The future of the Indian Point nuclear plant in Westchester County will be decided in the near term. The license for one of the generators is due to expire next year, and the other generator’s license is up in three years. Gov. Andrew Cuomo has made it clear that he wants the plant, which generates nearly a quarter of the city’s electricity, to close.
O.K.—and then what?
The state is suggesting that it may nearly triple the cost of crossing the Hudson River from Rockland County to Westchester County when it replaces the outdated Tappan Zee Bridge in several years. The new bridge is going to cost some $5 billion, and Governor Cuomo needs to figure out how to pay for it.
The plan to hit up drivers for 14 bucks when they enter Westchester County (the bridge has a one-way toll system) is very likely a trial balloon, similar to the Port Authority’s plan last year to impose huge new hikes on its bridges and tunnels that connect New York and New Jersey. Governors Cuomo and Christie expressed horror and outrage, and the PA, as if on cue, immediately reduced its request, but tolls went up all the same.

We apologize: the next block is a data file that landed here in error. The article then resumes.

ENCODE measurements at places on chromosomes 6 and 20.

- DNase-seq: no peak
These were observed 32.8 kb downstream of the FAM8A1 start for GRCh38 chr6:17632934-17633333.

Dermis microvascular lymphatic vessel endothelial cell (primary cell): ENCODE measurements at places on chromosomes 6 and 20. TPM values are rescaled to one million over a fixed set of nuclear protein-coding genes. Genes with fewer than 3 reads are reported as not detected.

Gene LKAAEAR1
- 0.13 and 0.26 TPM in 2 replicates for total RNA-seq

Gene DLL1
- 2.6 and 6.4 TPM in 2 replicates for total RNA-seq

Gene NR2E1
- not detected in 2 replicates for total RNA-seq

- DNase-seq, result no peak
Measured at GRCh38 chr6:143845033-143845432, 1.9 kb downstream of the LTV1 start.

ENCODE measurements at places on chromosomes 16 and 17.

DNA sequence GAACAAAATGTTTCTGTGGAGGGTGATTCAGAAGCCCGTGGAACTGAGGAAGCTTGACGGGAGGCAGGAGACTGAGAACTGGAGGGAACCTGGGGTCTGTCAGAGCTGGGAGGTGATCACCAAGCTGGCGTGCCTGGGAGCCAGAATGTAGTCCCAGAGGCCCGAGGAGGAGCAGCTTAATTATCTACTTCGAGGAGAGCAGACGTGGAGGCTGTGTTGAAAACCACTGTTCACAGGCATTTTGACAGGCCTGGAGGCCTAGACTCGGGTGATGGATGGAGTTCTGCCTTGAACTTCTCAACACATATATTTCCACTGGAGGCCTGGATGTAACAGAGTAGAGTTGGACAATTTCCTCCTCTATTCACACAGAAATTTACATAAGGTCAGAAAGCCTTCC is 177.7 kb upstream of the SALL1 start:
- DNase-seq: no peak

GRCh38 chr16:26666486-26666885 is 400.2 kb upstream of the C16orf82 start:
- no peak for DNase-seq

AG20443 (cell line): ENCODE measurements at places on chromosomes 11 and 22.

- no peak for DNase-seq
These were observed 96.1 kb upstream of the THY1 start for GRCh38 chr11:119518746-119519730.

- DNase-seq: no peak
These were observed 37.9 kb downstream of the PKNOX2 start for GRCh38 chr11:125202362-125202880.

That’s the likely scenario for the new Tappan Zee Bridge—the toll will be significantly higher than it is now, but it won’t be as high as the request. That’s how politics works. But here’s the problem: Government is making it increasingly expensive for commuters and commercial traffic, and that’s simply not good news for the city and regional economy.
Lease of the Week
In an effort to resist the staid tradition of naming businesses after the locality in which they operate, Westchester Medical Group, a physician-run, privately owned medical group in Westchester County, rebranded itself in 2009 as WestMed Medical.
But besides distancing itself from an aging brand name, there was another reason behind the repositioning.
“Everything in the economy is shrinking, so we just shrunk our name,” joked Dr. Simeon Schwartz, the company’s founding president.
Beyond Manhattan’s gilded skyscrapers are the tristate region’s outer office markets: Long Island, northern New Jersey, Westchester County and Fairfield County in Connecticut. Rents are still down and vacancies are still high, but tenants are no longer paralyzed by the downturn and jump at a good deal, especially when a property is close to public Read More